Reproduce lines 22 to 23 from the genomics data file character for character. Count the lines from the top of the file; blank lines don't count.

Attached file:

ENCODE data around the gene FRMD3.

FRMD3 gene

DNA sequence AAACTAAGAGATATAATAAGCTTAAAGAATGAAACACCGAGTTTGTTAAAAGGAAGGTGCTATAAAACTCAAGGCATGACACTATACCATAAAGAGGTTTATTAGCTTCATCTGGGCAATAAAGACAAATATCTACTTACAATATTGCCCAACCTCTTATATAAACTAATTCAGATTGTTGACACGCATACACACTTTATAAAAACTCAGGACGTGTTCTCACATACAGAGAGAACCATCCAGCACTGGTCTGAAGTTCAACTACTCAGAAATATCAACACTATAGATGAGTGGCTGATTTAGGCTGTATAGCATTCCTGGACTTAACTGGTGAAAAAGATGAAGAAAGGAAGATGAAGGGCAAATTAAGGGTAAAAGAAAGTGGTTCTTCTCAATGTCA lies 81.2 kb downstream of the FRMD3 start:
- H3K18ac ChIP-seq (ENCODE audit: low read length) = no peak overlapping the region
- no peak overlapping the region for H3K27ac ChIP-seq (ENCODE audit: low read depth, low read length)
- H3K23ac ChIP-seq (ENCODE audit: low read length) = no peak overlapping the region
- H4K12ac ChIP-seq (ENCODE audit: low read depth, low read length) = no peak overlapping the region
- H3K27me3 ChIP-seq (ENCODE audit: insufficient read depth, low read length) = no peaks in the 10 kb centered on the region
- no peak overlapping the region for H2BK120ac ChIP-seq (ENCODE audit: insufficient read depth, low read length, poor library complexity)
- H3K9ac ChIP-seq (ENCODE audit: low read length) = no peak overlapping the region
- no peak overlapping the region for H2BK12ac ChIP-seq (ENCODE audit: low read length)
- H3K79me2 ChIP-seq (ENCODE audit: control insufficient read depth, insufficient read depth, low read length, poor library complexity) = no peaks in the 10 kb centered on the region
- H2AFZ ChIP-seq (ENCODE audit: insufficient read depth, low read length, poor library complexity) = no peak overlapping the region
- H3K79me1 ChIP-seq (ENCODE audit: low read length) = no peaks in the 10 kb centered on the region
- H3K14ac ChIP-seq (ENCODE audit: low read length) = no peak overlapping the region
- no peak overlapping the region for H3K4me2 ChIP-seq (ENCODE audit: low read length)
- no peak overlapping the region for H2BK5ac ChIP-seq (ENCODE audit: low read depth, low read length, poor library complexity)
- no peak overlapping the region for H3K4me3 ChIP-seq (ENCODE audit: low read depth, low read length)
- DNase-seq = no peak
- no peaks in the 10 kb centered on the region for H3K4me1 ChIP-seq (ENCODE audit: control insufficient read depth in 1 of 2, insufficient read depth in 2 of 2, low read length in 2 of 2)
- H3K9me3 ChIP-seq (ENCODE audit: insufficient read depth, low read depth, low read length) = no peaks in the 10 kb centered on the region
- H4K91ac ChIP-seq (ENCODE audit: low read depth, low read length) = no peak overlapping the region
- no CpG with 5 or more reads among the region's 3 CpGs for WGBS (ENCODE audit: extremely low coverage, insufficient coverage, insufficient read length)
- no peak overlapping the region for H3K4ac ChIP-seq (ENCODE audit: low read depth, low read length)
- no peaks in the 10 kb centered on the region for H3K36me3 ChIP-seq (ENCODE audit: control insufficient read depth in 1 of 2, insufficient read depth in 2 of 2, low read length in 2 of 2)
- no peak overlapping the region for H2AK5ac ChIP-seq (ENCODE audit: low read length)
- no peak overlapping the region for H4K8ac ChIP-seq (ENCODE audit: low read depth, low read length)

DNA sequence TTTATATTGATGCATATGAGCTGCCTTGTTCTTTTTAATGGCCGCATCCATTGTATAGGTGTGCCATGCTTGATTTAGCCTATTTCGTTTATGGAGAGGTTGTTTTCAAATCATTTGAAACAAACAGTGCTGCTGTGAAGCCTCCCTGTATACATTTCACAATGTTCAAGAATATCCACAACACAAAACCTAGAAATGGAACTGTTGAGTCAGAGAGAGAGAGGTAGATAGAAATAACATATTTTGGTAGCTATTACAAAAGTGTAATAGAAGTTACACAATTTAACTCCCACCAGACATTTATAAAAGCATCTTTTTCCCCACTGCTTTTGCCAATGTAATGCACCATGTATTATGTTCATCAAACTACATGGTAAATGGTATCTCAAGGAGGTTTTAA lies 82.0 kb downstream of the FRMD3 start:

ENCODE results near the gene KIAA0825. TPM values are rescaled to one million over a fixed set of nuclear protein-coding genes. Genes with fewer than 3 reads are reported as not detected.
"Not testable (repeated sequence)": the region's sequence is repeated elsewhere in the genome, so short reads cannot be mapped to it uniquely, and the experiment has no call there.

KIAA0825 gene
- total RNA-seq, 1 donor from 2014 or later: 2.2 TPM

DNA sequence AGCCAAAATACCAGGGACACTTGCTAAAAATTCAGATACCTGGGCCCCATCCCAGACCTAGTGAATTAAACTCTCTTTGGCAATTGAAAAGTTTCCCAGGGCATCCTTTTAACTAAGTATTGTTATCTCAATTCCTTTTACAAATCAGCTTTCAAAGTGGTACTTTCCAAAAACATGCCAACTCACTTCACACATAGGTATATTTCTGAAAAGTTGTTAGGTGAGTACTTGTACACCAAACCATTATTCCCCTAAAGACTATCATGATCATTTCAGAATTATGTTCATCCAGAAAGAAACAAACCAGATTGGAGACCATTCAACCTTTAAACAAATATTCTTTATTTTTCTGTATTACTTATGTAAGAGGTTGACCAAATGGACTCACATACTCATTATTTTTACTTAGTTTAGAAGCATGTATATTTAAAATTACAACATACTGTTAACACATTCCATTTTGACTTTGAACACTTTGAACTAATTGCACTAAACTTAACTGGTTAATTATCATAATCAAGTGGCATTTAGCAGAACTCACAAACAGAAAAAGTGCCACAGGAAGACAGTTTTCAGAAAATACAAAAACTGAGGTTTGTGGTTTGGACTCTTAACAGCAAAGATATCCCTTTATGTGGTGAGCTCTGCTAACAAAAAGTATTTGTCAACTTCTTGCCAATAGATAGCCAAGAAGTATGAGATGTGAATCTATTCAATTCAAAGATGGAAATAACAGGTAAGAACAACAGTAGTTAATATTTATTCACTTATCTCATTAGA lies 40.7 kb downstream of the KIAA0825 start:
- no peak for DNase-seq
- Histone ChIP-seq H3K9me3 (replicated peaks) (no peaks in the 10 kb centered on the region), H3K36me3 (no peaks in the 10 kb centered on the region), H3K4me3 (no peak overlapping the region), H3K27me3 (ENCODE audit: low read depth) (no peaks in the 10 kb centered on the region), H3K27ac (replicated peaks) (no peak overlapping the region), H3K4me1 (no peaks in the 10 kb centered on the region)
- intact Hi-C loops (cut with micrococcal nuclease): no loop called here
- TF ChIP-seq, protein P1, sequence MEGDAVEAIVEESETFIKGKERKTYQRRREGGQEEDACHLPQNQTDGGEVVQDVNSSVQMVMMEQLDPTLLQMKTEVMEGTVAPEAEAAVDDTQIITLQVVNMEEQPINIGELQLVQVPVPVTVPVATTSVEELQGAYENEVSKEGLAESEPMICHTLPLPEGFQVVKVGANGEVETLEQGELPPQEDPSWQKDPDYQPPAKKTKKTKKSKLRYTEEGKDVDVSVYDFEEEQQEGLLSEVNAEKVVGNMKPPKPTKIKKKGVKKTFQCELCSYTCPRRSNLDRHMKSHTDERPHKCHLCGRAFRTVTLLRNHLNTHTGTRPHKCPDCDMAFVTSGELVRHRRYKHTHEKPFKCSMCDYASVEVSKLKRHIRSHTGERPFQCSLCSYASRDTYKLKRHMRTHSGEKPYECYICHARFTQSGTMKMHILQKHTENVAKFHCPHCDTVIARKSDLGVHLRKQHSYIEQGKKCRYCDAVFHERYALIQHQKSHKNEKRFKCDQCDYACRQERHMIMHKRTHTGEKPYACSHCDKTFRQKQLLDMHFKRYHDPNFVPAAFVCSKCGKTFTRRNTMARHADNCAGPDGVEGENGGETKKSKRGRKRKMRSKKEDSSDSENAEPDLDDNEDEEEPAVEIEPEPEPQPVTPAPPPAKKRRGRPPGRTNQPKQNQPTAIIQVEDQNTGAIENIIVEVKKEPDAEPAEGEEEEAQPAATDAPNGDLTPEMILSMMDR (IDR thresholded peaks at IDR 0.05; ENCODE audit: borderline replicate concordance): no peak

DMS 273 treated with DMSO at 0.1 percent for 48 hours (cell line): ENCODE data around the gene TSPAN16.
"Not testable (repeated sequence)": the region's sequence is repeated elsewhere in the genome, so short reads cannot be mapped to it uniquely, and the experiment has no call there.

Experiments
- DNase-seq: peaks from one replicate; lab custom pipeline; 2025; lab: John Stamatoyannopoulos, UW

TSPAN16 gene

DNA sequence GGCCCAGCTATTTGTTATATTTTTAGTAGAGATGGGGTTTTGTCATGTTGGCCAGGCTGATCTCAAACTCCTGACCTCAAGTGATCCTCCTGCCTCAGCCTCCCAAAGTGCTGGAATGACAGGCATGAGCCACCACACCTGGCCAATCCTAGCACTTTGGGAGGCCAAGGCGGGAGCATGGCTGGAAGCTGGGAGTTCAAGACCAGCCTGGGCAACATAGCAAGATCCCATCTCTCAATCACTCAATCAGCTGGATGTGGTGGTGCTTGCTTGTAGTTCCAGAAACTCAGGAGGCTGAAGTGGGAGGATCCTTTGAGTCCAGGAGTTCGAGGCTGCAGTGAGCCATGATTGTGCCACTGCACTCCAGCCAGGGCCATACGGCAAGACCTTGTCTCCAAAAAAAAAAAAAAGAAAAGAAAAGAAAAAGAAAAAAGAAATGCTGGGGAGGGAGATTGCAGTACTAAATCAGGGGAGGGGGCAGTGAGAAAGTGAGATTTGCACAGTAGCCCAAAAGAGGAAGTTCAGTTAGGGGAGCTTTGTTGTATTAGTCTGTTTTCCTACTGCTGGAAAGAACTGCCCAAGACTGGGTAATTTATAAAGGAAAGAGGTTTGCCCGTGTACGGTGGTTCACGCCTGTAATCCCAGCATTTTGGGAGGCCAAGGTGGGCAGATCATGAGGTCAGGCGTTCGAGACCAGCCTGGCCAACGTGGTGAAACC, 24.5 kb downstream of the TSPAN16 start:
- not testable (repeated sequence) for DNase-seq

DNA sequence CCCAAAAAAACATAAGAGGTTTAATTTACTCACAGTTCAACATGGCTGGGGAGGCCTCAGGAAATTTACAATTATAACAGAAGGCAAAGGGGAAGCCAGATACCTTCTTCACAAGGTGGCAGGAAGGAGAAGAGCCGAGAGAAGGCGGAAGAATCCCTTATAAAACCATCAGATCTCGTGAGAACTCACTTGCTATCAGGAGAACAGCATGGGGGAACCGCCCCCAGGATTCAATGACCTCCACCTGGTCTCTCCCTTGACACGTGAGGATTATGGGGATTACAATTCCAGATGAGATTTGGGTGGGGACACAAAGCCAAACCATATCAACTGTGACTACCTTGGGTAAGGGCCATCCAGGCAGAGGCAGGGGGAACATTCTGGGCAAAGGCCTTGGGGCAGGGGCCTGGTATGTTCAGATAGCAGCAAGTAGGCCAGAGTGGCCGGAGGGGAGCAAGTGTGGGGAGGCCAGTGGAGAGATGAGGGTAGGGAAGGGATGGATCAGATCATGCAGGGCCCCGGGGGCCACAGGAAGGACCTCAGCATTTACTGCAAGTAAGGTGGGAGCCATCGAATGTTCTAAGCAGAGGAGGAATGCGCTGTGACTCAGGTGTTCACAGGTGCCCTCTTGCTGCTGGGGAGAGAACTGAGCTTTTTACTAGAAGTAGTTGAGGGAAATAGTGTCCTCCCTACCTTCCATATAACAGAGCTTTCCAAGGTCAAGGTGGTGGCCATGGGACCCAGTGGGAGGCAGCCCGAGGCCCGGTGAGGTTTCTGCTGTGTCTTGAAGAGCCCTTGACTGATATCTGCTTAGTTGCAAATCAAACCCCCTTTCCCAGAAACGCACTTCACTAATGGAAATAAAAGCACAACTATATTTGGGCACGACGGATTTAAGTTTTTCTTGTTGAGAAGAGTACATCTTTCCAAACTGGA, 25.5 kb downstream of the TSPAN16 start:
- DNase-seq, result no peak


- H4K91ac ChIP-seq (ENCODE audit: low read depth, low read length) = no peak overlapping the region
- no CpG with 5 or more reads among the region's 3 CpGs for WGBS (ENCODE audit: extremely low coverage, insufficient coverage, insufficient read length)